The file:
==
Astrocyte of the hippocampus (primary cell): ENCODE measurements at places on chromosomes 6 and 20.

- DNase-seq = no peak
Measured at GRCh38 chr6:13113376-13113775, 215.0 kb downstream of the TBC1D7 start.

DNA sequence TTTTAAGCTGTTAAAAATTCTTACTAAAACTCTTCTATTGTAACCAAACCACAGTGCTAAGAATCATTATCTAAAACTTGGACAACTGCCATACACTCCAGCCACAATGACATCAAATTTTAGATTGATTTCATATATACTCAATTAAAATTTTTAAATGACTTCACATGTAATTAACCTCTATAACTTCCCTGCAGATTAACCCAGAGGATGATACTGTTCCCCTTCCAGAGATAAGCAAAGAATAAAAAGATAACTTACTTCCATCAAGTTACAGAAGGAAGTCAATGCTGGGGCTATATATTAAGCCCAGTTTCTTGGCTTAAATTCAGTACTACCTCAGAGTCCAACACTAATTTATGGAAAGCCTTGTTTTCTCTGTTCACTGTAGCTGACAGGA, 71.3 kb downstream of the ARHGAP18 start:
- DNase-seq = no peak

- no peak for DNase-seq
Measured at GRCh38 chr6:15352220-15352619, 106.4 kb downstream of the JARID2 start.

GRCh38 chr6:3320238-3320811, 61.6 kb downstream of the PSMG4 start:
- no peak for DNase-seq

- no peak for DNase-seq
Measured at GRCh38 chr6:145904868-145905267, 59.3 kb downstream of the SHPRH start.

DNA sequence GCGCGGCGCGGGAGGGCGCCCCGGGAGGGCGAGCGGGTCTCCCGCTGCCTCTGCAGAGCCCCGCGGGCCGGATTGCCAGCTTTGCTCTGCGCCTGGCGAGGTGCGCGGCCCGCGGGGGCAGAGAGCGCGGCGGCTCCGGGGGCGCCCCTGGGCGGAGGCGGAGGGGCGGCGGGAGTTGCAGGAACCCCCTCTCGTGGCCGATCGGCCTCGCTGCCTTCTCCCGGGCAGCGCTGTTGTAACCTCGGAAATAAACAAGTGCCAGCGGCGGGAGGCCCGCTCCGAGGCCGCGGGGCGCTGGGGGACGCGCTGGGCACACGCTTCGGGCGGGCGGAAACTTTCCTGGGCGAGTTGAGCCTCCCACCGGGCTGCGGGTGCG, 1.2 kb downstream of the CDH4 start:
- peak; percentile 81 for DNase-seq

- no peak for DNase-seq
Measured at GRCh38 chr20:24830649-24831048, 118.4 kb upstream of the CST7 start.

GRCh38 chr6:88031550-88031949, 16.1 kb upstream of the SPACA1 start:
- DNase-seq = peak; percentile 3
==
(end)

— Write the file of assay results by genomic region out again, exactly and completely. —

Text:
Astrocyte of the hippocampus (primary cell): ENCODE measurements at places on chromosomes 6 and 20.

- DNase-seq = no peak
Measured at GRCh38 chr6:13113376-13113775, 215.0 kb downstream of the TBC1D7 start.

DNA sequence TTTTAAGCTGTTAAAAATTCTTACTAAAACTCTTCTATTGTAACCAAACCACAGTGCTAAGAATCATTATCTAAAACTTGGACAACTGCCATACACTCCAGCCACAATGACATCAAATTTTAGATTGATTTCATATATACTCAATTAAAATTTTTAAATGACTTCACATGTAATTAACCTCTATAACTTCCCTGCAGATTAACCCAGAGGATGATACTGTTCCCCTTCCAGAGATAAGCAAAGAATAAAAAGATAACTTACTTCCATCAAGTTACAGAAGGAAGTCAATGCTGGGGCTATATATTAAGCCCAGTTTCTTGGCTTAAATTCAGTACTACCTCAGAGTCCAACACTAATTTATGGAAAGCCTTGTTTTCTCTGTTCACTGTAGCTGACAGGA, 71.3 kb downstream of the ARHGAP18 start:
- DNase-seq = no peak

- no peak for DNase-seq
Measured at GRCh38 chr6:15352220-15352619, 106.4 kb downstream of the JARID2 start.

GRCh38 chr6:3320238-3320811, 61.6 kb downstream of the PSMG4 start:
- no peak for DNase-seq

- no peak for DNase-seq
Measured at GRCh38 chr6:145904868-145905267, 59.3 kb downstream of the SHPRH start.

DNA sequence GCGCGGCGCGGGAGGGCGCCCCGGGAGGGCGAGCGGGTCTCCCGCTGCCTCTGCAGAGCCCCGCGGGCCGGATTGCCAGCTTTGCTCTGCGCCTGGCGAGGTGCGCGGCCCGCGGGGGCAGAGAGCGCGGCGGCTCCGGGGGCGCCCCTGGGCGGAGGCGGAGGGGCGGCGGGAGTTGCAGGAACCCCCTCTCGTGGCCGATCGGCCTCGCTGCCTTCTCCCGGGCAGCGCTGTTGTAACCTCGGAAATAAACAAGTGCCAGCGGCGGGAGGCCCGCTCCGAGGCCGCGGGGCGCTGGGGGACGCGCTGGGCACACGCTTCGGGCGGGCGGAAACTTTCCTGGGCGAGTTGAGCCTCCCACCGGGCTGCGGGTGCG, 1.2 kb downstream of the CDH4 start:
- peak; percentile 81 for DNase-seq

- no peak for DNase-seq
Measured at GRCh38 chr20:24830649-24831048, 118.4 kb upstream of the CST7 start.

GRCh38 chr6:88031550-88031949, 16.1 kb upstream of the SPACA1 start:
- DNase-seq = peak; percentile 3